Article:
The Forgotten is three movies spliced together. The first is a by-the-numbers domestic drama. The second is a by-the-numbers action flick. The third is a sci-fi movie so bewildering and preposterous that you’ll wish you had those numbers back.
The film is almost redeemed by a typically engaging performance from Julianne Moore as Telly, a woman who believes that her son was killed in a plane crash but begins to question her sanity after all evidence of his existence disappears. Moore’s somewhat stilted portrayal suggests that she still has a tendency to delve into the same sort of overacting she displayed in The Hours. Nonetheless, her bereavement and dazed strength are compelling.
Also in The Forgotten’s favor is an irresistible premise: if all the evidence of a memory were to disappear, could the memory be retained?
The first part of the film, the domestic drama, is a darkly photographed, blue-hued expression of tortured isolation that proceeds at a slow, familiar pace. Telly stands at her son’s shirt drawer. Telly calls her psychiatrist (Gary Sinise in an unnecessary role). Telly has a strained conversation with her husband, Dr. Greene—excuse me, Anthony Edwards. You’ve seen it all before, in some other, supposedly serious fall movie.
Then, out of nowhere, the movie kicks into gear, becoming a wild, high-octane, action film. Telly meets up with a fellow parent named Ash, played by the serviceable British actor Dominic West, and goes on the run. Cars crash. People die. Instead of Sweet November, you’re suddenly watching The Recruit or Enemy of the State.
Although it might have been a more interesting idea to explore the depths of bereavement and doubt at this point, the movie’s reversion to campy action is not all bad. Telly’s run-ins with her pursuers, though repetitive, are fun and, occasionally, expertly-rendered. In terms of genuine, pulse-pounding action, The Forgotten delivers in the middle.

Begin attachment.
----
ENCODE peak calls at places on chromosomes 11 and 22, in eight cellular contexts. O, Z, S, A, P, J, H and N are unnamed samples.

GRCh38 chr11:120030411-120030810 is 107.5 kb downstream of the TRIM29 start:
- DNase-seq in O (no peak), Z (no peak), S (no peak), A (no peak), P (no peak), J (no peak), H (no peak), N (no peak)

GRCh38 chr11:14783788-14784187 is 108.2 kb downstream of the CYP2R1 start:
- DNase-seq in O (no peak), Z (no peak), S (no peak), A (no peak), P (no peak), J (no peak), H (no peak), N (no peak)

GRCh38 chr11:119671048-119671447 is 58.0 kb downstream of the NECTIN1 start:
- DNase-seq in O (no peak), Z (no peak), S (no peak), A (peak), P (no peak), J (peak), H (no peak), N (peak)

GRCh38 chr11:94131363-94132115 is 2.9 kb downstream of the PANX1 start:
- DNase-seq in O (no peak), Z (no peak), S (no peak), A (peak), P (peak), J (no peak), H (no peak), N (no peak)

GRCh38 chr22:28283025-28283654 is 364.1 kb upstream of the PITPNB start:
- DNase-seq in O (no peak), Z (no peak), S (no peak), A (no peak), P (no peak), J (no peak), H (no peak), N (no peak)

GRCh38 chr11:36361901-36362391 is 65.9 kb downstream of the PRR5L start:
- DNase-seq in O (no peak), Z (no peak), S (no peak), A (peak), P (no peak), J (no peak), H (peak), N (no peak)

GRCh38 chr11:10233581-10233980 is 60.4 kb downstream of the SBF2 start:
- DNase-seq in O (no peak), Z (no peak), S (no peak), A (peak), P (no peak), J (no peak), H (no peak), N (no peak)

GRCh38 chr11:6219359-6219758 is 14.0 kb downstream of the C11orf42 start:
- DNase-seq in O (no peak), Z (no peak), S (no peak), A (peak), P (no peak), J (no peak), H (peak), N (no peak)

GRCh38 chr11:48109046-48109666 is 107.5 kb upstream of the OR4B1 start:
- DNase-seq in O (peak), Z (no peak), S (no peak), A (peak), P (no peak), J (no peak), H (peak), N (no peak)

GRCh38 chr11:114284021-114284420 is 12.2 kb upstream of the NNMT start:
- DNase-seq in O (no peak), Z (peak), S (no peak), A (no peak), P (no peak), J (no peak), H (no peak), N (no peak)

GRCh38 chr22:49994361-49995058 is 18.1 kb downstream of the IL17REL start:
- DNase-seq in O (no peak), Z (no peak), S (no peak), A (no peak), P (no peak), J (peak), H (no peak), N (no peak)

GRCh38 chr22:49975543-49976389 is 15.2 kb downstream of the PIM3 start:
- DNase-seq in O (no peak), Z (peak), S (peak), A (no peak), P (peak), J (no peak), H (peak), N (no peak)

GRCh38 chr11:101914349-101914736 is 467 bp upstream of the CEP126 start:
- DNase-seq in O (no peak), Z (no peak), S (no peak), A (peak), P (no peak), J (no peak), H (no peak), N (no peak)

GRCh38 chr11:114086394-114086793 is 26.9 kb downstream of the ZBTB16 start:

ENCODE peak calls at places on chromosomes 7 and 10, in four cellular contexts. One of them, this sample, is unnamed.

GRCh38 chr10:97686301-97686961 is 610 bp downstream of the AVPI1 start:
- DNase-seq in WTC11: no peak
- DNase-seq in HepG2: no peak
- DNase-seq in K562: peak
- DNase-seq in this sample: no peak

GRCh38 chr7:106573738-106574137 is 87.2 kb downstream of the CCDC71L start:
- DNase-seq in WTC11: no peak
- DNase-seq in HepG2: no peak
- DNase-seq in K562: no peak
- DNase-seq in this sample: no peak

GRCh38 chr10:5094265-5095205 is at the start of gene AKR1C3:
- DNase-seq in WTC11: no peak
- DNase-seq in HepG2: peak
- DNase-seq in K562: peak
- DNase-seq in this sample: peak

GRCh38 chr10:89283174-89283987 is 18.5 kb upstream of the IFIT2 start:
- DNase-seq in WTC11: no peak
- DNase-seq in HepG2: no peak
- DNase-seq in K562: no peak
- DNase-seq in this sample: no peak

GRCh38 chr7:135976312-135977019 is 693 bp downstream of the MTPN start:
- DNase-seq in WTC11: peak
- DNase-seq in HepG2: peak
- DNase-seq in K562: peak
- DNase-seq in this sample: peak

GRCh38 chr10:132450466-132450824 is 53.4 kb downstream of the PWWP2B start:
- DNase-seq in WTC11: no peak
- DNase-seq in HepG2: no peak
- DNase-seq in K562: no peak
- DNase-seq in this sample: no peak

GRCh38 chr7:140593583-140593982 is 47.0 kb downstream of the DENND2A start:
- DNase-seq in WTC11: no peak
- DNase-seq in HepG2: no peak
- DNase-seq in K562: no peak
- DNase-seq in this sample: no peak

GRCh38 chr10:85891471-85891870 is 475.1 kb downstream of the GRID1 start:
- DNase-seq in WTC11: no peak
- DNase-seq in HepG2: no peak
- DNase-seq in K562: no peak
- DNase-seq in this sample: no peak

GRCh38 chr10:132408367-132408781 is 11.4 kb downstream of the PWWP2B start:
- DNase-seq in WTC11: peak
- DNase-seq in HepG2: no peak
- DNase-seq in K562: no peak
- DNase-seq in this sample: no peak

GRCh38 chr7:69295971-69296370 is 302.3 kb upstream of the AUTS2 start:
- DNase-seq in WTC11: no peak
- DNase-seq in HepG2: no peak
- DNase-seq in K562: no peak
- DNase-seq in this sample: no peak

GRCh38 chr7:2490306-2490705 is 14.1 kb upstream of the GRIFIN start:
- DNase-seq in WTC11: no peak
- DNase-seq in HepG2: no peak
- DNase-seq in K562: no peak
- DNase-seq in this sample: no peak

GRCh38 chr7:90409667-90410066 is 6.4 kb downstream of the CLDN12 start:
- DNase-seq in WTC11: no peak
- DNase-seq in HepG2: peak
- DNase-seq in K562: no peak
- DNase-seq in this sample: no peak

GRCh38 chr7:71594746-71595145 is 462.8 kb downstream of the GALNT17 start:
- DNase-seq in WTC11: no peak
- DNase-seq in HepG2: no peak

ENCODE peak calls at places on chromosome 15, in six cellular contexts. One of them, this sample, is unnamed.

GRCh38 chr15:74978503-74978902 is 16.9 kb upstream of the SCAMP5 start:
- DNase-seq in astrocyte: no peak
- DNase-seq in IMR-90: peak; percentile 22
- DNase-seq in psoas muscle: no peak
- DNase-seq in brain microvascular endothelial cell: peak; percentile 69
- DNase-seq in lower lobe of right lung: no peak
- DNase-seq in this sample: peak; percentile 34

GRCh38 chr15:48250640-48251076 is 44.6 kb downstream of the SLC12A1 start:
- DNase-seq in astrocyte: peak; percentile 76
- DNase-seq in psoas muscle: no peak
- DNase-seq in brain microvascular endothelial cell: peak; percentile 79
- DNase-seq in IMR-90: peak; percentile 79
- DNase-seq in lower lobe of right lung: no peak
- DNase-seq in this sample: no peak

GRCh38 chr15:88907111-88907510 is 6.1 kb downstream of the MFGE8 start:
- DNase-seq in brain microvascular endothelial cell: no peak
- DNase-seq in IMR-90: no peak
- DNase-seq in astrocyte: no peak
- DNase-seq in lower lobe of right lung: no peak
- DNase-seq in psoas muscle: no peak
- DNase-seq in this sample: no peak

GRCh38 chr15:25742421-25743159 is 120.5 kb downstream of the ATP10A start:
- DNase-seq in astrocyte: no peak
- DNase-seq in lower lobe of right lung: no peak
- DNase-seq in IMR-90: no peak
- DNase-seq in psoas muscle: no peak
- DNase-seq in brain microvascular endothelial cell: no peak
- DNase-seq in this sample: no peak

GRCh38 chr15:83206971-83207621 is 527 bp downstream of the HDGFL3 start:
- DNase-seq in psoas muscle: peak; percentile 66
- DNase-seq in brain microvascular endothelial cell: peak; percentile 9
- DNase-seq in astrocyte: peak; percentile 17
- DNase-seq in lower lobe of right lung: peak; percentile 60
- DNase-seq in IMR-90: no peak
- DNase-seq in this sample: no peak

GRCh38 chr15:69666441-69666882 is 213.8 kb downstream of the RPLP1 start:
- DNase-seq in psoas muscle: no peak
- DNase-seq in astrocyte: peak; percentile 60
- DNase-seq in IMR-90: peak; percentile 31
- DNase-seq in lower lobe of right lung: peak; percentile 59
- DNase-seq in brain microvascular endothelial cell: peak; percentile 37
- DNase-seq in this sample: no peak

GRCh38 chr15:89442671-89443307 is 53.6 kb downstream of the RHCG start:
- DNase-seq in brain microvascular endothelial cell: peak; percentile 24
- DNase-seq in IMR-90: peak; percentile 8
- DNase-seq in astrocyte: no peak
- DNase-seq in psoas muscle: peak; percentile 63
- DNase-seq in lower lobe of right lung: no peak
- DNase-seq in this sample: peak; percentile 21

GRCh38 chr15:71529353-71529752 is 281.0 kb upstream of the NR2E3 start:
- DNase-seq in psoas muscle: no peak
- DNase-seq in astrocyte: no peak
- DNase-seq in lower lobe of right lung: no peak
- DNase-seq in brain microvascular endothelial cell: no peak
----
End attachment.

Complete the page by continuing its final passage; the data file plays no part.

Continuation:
Then the wheels fall off. The final revelation, although utterly stunning, feels too madcap even for a movie as devoid of cohesion as this one. It’s an unnecessary twist, which seems cut from the M. Night Shyamalan mold, but in this case lacks relevance. We learn nothing about Telly’s psychological breakdown or the value of external cues as instruments of memory, and the core of the story is thereby left to blow in the wind.
It was unnecessary for director Joseph Ruben to stir sci-fi into the pot. The film had enough acting firepower and room for psychological exploration to stand on its own as a drama or even as a drama-action film. It could have spent more time on the relationship between Telly and her husband, or it could have fleshed out Sinise’s psychiatrist just a little bit. Instead, the viewer is stuck with a bizarre conclusion that leads nowhere.
Ultimately, the film is hindered by poor timing. It is predictable in ways it should be inventive, and it is bizarre in ways it needs to be consistent. And for a cast and theme with so much promise, that’s a real shame.
Get The Chronicle straight to your inbox
Signup for our weekly newsletter. Cancel at any time.